Oracle Unbreakable Enterprise Kernel 2.6.32-100.34.1 and later updates to 2.6.32-100

11.2.0.3.3 (Oracle Grid Infrastructure PSU)

Linux x86-64: Red Hat Enterprise Linux 6 , Oracle Linux with the Red Hat Compatible Kernel

6.0, 6.1, 6.2

11.2.0.3.4 (Oracle Grid Infrastructure PSU)

Linux x86-64: Red Hat Enterprise Linux 6 , Oracle Linux with the Red Hat Compatible Kernel

6.3 and later

11.2.0.3.7 (Oracle Grid Infrastructure PSU)

Linux x86-64: Oracle Linux 6 (with Oracle Unbreakable Enterprise Kernel), SUSE Linux Enterprise Server 11 SP2

Oracle Unbreakable Enterprise Kernel 2.6.39-100 and later updates to 2.6.39-100

11.2.0.4

Linux x86-64: SUSE Linux Enterprise Server 11 SP3

-


See Also:

Note:

Security Enhanced Linux (SELinux) is not supported on Oracle ACFS file systems.

Note:

Oracle recommends that you create Oracle data files in Oracle ASM disk groups. Creating Oracle data files on an Oracle ACFS file system is not supported. Oracle ACFS can be used as an option only when Oracle ASM is configured.

Oracle ACFS resources are not supported for Oracle Restart configurations on all platforms. You must manually load ACFS drivers after a system restart. Oracle ACFS database home file systems can be placed into the Oracle ACFS mount registry to be mounted along with other registered Oracle ACFS file systems.

See Also:

3.3 Enabling Oracle ACFS on Oracle Restart Configurations

To use Oracle ACFS on Oracle Restart configurations, install Oracle Grid Infrastructure for a standalone server and then enable root access for Oracle ACFS using the following command:

Log in as root

# cd Grid_home/crs/install
# perl roothas.pl -lockacfs

3.4 Managing Disk Groups for Older Database Versions

Use Oracle ASM Configuration Assistant (Oracle ASMCA) to create and modify disk groups when you install earlier Oracle databases on Oracle Grid Infrastructure installations.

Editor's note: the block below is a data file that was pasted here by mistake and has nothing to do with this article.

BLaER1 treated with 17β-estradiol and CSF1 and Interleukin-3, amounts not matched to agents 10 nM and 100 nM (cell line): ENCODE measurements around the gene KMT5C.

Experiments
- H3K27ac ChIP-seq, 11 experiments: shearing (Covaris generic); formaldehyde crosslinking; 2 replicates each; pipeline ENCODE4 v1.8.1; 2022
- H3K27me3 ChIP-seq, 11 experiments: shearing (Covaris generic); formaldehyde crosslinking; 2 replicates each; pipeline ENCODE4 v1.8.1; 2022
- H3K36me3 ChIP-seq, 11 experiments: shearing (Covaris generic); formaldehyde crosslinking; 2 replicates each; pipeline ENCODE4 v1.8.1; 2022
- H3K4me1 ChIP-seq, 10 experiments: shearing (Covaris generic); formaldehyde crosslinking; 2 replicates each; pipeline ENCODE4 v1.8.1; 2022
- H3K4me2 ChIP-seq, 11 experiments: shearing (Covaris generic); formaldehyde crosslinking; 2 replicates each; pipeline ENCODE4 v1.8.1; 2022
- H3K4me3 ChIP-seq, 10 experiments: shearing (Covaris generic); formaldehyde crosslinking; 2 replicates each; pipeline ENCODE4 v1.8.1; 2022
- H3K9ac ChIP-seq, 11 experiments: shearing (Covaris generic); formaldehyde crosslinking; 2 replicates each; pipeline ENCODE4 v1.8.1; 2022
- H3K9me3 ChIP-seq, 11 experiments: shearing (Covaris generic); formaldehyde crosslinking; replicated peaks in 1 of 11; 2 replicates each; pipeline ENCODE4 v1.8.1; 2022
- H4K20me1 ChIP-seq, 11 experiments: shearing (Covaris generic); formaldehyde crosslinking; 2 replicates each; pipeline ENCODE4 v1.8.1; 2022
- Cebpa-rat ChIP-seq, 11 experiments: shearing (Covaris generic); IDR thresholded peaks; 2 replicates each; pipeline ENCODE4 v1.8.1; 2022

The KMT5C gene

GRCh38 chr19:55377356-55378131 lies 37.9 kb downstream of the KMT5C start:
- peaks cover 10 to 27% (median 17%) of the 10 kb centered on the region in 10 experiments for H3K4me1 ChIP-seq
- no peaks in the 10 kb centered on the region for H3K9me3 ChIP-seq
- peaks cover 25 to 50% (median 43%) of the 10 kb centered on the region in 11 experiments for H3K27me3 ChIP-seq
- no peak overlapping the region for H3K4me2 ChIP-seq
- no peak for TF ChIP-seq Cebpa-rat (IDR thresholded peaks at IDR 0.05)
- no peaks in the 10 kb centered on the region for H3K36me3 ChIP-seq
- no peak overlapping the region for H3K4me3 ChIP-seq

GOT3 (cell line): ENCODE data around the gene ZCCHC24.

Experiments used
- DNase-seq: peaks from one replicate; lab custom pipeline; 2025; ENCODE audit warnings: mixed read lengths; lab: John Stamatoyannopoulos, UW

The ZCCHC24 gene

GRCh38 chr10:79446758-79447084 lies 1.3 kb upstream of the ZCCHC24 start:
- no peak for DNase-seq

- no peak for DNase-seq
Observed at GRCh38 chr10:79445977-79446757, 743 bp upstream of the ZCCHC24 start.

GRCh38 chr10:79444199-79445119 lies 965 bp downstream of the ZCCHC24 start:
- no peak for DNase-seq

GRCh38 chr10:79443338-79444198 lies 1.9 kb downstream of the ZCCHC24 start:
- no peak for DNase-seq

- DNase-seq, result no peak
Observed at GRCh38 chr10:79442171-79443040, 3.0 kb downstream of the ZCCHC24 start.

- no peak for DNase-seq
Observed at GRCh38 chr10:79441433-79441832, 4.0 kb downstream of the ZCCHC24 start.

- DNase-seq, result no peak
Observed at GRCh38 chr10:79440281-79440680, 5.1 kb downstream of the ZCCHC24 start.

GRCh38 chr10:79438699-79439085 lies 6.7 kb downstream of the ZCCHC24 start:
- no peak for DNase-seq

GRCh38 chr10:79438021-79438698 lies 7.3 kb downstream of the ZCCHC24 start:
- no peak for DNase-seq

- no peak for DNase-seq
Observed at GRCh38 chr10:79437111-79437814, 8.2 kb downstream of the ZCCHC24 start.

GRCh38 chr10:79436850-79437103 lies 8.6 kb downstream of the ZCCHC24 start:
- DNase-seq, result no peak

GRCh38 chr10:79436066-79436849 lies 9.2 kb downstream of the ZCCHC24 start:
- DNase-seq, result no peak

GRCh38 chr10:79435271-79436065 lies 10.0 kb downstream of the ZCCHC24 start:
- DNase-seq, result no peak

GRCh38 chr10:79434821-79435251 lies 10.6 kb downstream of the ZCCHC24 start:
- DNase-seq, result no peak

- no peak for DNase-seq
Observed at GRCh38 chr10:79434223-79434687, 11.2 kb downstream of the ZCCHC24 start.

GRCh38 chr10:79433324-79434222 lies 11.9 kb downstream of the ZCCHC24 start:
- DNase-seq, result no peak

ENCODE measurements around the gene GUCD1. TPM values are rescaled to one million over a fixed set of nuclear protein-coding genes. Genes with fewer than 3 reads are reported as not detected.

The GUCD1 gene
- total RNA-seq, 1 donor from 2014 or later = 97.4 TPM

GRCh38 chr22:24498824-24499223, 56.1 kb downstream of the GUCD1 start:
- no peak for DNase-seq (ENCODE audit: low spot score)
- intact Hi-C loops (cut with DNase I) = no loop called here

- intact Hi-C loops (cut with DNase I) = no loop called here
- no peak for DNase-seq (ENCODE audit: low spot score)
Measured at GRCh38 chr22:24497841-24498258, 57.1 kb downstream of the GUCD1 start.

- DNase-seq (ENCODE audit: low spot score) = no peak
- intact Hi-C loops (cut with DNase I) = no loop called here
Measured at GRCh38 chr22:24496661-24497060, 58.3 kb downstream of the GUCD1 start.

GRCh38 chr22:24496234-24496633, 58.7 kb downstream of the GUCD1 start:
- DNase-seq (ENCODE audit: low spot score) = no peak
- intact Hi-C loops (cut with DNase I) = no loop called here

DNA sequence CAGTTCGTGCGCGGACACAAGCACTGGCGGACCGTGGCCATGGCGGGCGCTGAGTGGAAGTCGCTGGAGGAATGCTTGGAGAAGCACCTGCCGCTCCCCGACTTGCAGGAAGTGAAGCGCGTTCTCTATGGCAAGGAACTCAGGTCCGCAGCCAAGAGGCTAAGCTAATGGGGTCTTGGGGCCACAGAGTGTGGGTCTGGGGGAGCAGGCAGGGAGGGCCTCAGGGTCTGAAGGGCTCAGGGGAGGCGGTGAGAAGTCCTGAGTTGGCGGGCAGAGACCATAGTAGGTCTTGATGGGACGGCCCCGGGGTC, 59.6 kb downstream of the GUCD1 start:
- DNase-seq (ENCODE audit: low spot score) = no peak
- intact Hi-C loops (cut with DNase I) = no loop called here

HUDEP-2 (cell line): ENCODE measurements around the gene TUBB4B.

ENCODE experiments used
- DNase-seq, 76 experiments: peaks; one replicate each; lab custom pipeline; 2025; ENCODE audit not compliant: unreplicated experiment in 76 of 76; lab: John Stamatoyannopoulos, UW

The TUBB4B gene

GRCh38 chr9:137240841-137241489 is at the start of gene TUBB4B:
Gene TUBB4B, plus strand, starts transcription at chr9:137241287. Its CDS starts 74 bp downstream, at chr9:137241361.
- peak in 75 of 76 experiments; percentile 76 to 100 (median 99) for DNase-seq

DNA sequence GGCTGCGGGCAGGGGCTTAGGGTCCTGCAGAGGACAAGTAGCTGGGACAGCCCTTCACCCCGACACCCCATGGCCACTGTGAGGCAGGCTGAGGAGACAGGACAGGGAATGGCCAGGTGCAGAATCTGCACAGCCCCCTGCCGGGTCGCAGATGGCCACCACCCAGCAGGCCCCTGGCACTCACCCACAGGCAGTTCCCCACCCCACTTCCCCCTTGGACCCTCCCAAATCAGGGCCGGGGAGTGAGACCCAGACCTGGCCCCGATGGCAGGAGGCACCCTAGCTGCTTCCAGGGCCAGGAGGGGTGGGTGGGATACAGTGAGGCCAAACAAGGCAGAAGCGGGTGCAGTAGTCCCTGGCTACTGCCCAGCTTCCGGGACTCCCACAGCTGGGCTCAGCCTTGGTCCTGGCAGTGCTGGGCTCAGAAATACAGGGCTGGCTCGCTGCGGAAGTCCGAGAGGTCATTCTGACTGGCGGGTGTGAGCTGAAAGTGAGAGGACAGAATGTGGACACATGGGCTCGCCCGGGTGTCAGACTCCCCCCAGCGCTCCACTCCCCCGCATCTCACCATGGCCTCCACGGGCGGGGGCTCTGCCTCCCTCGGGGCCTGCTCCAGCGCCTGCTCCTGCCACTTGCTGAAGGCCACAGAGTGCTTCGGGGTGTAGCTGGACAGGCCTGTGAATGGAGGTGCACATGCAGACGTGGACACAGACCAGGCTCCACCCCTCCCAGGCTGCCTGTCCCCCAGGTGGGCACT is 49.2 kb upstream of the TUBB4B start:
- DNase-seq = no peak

Releases prior to Oracle Database 11g Release 2 used Oracle Database Configuration Assistant (Oracle DBCA) to perform administrative tasks on Oracle ASM. Starting with Oracle Database 11g Release 2 (11.2), Oracle ASM is installed as part of an Oracle Grid Infrastructure installation. You can no longer use Oracle DBCA to perform administrative tasks on Oracle ASM.

See Also:

Oracle Automatic Storage Management Administrator's Guide for details about configuring disk group compatibility for databases using Oracle Database 10g or earlier software with Oracle Grid Infrastructure

3.5 Upgrading Existing Oracle Automatic Storage Management Instances

If you have an Oracle ASM installation from an earlier release installed on your server, or in an existing Oracle Grid Infrastructure installation, you can use Oracle Automatic Storage Management Configuration Assistant (Oracle ASMCA) to upgrade the existing Oracle ASM instance to 11g Release 2 (11.2), and subsequently configure disk groups, Oracle ASM volumes and Oracle ASM file systems.

Note:

You must first shut down all databases and applications using an existing Oracle ASM instance before upgrading it.

During the installation, if you use Oracle ASM, and Oracle ASMCA detects that there is a prior Oracle ASM version installed in another Oracle ASM home, then after installing the Oracle ASM 11g Release 2 (11.2) binaries, you can start Oracle ASMCA to upgrade the existing Oracle ASM instance.

See Also:

3.6 Oracle Automatic Storage Management Installation Considerations

In previous releases, Oracle Automatic Storage Management (Oracle ASM) was installed as part of the Oracle Database installation. With Oracle Database 11g Release 2 (11.2), Oracle ASM is part of an Oracle Grid Infrastructure installation, either for a cluster, or for a standalone server.